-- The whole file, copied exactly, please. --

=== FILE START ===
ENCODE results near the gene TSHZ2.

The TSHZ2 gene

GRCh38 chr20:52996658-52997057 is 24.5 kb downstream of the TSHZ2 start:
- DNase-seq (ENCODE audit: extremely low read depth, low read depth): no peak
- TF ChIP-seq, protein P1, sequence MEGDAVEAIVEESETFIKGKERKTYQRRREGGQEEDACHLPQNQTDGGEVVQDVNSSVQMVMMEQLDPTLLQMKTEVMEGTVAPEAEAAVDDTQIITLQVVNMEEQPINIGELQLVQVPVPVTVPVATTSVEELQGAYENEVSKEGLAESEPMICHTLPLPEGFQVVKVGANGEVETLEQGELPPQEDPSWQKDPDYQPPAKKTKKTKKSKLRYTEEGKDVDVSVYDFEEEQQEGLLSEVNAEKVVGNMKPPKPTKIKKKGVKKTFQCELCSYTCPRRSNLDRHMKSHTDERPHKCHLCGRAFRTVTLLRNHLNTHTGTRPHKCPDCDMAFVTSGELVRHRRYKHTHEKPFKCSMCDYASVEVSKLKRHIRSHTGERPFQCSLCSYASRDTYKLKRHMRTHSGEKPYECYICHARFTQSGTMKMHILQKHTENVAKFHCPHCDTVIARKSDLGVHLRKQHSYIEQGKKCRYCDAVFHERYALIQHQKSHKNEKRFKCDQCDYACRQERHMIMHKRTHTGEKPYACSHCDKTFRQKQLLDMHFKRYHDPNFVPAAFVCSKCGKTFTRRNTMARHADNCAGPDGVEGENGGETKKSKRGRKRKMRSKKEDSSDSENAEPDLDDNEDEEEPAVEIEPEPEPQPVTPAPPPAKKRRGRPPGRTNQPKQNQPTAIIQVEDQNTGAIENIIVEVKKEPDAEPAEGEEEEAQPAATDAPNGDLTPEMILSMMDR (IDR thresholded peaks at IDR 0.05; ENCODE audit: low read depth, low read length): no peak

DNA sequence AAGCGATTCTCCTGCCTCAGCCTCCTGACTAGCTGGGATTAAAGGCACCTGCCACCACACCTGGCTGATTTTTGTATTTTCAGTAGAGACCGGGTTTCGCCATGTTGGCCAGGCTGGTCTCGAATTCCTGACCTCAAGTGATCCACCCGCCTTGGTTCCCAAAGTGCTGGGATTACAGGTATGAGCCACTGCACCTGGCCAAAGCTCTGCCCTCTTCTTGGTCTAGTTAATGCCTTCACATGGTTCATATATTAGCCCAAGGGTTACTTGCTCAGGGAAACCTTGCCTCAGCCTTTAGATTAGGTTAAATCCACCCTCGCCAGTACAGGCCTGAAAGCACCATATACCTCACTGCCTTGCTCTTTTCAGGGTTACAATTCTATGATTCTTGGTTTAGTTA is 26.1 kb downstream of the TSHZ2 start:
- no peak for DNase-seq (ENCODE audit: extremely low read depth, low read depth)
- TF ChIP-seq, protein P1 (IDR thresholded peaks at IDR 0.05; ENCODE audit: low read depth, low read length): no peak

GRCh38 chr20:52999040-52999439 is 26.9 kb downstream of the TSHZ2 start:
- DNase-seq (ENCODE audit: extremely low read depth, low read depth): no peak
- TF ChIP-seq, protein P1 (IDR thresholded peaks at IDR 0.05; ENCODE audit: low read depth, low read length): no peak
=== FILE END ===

ENCODE results near the gene TSHZ2.

The TSHZ2 gene

GRCh38 chr20:52996658-52997057 is 24.5 kb downstream of the TSHZ2 start:
- DNase-seq (ENCODE audit: extremely low read depth, low read depth): no peak
- TF ChIP-seq, protein P1, sequence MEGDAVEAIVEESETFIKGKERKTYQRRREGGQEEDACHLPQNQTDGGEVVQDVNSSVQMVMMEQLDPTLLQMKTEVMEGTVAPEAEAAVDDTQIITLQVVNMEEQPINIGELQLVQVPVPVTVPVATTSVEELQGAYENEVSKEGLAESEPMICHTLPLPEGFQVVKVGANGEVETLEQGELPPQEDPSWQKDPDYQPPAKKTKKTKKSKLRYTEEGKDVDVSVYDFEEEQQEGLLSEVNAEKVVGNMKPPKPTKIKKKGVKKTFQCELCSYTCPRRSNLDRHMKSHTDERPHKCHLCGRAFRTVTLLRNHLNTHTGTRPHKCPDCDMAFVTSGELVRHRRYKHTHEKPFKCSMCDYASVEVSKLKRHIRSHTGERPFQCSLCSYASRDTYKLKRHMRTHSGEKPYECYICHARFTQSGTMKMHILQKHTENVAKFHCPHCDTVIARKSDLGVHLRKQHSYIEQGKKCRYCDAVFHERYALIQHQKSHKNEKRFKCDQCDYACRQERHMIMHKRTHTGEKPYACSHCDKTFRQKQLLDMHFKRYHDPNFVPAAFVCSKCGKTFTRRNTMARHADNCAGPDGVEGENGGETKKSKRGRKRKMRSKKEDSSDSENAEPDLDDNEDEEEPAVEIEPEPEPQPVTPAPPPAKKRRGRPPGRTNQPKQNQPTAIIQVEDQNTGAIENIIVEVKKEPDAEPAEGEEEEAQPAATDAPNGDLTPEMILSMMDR (IDR thresholded peaks at IDR 0.05; ENCODE audit: low read depth, low read length): no peak

DNA sequence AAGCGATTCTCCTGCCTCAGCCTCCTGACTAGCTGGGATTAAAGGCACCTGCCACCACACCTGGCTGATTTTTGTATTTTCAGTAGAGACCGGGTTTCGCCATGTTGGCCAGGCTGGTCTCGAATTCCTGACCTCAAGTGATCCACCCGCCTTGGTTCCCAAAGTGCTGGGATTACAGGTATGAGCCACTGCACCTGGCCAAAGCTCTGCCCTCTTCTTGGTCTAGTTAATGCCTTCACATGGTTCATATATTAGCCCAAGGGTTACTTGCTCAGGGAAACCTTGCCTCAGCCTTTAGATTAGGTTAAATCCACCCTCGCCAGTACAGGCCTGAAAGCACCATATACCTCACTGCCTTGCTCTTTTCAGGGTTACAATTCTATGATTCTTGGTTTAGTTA is 26.1 kb downstream of the TSHZ2 start:
- no peak for DNase-seq (ENCODE audit: extremely low read depth, low read depth)
- TF ChIP-seq, protein P1 (IDR thresholded peaks at IDR 0.05; ENCODE audit: low read depth, low read length): no peak

GRCh38 chr20:52999040-52999439 is 26.9 kb downstream of the TSHZ2 start:
- DNase-seq (ENCODE audit: extremely low read depth, low read depth): no peak
- TF ChIP-seq, protein P1 (IDR thresholded peaks at IDR 0.05; ENCODE audit: low read depth, low read length): no peak